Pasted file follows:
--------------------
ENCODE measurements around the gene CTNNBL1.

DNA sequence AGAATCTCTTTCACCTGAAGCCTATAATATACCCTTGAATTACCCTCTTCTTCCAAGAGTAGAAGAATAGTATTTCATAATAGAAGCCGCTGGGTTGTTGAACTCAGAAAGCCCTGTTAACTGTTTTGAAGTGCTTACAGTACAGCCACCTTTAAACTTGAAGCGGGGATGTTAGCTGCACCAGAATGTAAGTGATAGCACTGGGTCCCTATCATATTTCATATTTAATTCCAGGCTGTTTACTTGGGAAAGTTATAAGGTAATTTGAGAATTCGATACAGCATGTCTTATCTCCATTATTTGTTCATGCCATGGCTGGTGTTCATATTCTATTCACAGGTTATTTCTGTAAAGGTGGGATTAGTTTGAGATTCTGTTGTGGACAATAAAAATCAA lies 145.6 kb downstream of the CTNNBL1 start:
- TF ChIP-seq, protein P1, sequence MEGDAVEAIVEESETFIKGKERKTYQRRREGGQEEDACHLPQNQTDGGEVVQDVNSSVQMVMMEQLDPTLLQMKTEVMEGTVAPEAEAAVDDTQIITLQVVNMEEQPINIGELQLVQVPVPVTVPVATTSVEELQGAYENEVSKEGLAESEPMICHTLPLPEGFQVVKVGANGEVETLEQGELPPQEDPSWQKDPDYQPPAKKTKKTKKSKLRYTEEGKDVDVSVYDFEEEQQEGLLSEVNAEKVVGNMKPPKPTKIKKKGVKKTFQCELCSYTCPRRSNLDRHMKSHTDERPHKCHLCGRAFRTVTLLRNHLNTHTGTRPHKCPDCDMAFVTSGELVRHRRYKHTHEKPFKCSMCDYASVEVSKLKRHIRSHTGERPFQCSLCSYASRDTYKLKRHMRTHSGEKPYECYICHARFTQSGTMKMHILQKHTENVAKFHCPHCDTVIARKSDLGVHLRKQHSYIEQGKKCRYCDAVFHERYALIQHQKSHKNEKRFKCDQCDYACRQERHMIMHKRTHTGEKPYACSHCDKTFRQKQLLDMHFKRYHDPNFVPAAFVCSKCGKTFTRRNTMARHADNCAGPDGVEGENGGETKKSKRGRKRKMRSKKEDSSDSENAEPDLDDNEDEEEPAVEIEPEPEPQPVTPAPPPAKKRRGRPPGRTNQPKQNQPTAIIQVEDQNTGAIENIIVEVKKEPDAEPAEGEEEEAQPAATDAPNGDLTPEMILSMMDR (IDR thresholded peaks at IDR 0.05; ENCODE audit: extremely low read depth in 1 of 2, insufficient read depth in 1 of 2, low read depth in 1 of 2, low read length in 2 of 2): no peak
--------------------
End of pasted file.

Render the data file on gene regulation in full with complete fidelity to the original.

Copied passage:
ENCODE measurements around the gene CTNNBL1.

DNA sequence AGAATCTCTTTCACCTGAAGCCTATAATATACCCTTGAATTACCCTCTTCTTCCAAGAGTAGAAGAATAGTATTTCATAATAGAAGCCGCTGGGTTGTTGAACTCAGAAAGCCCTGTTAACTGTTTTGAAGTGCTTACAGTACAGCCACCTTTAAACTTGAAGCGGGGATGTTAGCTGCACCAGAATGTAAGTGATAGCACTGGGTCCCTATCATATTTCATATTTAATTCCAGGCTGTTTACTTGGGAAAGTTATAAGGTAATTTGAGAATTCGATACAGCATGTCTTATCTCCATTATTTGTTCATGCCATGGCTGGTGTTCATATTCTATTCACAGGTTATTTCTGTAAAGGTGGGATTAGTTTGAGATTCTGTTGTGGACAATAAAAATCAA lies 145.6 kb downstream of the CTNNBL1 start:
- TF ChIP-seq, protein P1, sequence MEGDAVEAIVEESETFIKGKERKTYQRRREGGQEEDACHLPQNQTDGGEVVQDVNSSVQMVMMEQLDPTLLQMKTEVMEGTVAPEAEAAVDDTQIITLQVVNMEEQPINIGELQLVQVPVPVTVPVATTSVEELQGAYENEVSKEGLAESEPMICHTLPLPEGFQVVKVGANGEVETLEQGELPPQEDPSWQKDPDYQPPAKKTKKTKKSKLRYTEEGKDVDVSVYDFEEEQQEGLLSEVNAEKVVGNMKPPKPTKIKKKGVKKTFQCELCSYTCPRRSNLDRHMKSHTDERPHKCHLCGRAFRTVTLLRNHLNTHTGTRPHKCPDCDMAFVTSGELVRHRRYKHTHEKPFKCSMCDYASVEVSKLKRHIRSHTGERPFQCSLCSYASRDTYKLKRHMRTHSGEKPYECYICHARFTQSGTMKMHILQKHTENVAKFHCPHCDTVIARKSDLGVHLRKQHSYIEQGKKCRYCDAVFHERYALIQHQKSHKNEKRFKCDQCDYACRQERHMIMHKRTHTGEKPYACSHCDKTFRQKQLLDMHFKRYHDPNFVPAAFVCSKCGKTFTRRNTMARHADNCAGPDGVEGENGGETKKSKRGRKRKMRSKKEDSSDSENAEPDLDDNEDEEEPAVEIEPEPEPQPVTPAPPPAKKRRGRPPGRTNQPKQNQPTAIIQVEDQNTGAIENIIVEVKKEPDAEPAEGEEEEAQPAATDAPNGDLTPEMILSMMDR (IDR thresholded peaks at IDR 0.05; ENCODE audit: extremely low read depth in 1 of 2, insufficient read depth in 1 of 2, low read depth in 1 of 2, low read length in 2 of 2): no peak